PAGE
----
Measuring a cell's response to stress: the p53 pathway.

D. Paul Harkin*, Peter A. Hall

*Corresponding author for this work

Research output: Contribution to journalArticlepeer-review

4 Citations (Scopus)


The characterization of complex cellular responses to diverse stimuli can be studied by the use of emerging chip-based technologies.

The p53 pathway is critical to maintaining the integrity of the genome in multicellular organisms. The p53gene is activated in response to DNA damage and encodes a transcription factor [1], which in turn activates genes that arrest cell growth and induce apoptosis, thereby preventing the propagation of genetically damaged cells. It is the most important known tumor suppressor gene: perhaps half of all human neoplasms have mutations in p53, and there is a remarkable concordance between oncogenic mutation and the loss of p53 transcriptional activity [2]. There is also compelling experimental evidence that loss of p53 function (by whatever means) is one of the key oncogenic steps in human cells, along with altered telomerase activity and expression of mutant ras [3]. So far, however, relatively few of the genes regulated by p53 have been identified and it is not even known how many binding sites there are for p53 in the genome, although an estimate based on the incidence of the canonical p53 consensus binding site (four palindromic copies of the sequence 5'-PuPuPuGA/T-3', where Pu is either purine) in a limited region suggests there may be as many as 200 to 300, possibly representing the same number of p53-responsive genes [4]. This makes the p53 response an attractive target for the emerging techniques for global analysis of gene expression, and two recent reports [5,6] illustrate the ways in which these techniques can be used to elucidate the spectrum of genes regulated by this key transcription factor. Vogelstein and colleagues [5] have used serial analysis of gene expression (SAGE) to identify 34 genes that exhibit at least a 10-fold upregulation in response to inducible expression of p53; Tanaka et al. [6] have used differential display to identify p53R2, a homolog of ribonuclease reductase small subunit (R2) as a target gene, thereby for the first time implicating p53 directly in the repair of DNA damage.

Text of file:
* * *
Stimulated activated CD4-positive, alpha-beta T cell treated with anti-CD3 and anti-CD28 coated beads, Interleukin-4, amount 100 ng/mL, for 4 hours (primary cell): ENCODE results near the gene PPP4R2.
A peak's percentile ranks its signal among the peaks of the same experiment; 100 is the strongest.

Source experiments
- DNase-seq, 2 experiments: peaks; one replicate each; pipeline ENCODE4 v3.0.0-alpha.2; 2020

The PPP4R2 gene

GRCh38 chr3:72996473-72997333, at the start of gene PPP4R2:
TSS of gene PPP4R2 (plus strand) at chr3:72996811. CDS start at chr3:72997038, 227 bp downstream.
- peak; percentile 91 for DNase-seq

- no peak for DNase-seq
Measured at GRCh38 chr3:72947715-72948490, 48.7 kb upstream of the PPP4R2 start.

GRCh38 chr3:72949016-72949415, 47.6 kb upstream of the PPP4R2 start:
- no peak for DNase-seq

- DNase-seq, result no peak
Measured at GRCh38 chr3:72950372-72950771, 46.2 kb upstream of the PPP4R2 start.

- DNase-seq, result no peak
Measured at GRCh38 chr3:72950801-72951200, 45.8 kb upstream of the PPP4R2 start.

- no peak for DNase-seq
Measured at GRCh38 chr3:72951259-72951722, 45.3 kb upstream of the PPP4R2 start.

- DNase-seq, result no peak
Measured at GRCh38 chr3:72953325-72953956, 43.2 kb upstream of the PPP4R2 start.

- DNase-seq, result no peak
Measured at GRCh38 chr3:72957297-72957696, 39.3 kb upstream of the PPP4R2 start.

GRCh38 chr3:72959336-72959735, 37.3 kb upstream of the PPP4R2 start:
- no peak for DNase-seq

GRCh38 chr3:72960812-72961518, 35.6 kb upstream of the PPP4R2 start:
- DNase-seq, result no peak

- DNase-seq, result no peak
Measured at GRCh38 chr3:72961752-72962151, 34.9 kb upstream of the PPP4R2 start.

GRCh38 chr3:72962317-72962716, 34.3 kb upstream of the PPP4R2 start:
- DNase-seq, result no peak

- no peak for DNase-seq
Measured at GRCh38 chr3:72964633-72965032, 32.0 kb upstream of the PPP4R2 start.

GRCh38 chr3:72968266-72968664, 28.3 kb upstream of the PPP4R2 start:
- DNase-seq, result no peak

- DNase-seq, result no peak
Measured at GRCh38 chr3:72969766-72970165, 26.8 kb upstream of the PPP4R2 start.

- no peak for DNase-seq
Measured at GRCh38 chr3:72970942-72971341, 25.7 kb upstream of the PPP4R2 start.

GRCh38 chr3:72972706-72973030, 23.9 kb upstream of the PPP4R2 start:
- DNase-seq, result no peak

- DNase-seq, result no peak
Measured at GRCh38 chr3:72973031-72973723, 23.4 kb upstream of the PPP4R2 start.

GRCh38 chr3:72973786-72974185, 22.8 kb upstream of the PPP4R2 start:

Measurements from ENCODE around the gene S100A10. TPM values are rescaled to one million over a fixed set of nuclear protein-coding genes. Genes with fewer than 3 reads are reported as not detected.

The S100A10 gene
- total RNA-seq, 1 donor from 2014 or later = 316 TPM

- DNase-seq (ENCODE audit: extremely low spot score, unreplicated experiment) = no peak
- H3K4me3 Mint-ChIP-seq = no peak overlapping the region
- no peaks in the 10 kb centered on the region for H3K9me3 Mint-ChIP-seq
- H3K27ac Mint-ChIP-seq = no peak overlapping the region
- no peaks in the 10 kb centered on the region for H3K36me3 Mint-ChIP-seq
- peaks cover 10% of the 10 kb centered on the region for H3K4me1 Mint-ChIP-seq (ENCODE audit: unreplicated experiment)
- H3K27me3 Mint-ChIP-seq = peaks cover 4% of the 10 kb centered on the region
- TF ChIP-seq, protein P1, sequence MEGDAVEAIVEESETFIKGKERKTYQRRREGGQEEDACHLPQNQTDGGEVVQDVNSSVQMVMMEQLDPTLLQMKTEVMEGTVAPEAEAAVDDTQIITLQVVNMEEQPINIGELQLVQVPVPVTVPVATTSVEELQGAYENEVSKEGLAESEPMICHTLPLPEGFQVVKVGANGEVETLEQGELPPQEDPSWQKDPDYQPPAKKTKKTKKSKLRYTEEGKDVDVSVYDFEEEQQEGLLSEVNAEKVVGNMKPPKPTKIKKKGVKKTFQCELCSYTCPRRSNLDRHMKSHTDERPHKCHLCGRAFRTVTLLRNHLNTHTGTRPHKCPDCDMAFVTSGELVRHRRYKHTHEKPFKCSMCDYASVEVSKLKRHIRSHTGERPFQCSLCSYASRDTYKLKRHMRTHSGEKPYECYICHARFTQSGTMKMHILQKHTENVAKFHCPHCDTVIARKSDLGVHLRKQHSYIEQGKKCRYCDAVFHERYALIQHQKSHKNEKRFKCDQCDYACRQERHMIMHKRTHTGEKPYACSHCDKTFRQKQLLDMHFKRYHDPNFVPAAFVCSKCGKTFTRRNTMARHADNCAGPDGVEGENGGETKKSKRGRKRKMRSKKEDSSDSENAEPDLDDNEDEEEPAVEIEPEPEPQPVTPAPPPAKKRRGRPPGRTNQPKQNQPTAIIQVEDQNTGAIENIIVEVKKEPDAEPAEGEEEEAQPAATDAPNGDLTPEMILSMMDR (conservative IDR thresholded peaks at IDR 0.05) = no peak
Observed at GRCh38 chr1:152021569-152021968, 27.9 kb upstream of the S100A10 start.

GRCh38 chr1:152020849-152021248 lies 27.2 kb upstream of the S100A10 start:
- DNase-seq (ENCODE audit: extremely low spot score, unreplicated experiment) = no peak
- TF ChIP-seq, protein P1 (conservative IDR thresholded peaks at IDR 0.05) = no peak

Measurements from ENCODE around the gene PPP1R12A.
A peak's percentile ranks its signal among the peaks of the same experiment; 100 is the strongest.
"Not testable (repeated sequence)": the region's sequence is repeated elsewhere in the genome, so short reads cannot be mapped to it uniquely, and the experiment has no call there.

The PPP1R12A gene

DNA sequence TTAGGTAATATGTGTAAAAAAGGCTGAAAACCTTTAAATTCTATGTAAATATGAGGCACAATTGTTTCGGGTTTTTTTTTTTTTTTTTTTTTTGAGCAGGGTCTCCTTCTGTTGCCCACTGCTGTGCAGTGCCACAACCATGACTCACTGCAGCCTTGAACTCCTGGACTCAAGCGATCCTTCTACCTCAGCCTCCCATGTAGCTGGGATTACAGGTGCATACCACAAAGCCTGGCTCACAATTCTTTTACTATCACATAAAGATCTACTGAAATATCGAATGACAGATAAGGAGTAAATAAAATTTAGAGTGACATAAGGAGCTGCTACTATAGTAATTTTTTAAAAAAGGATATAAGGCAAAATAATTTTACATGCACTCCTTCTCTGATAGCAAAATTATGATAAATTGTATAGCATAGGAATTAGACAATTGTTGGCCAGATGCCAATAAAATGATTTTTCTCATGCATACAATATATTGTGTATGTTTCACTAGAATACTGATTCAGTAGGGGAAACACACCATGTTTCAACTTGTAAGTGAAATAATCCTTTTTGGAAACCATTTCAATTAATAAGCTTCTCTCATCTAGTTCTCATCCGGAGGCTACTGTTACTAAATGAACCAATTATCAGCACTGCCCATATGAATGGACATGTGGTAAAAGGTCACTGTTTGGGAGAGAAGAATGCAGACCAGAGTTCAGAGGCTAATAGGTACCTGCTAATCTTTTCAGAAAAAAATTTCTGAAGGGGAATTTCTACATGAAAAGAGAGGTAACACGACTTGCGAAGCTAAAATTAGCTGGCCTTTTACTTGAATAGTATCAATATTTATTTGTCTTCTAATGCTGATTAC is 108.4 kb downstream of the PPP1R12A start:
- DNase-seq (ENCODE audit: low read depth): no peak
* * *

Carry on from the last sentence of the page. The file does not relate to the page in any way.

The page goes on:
Original languageEnglish
Pages (from-to)REVIEWS105
JournalGenome biology
Issue number1
Publication statusPublished - 2000


  • Animals
  • Eukaryotic Cells
  • Gene Expression Regulation
  • Genes, p53
  • Humans
  • Signal Transduction
  • Stress, Physiological


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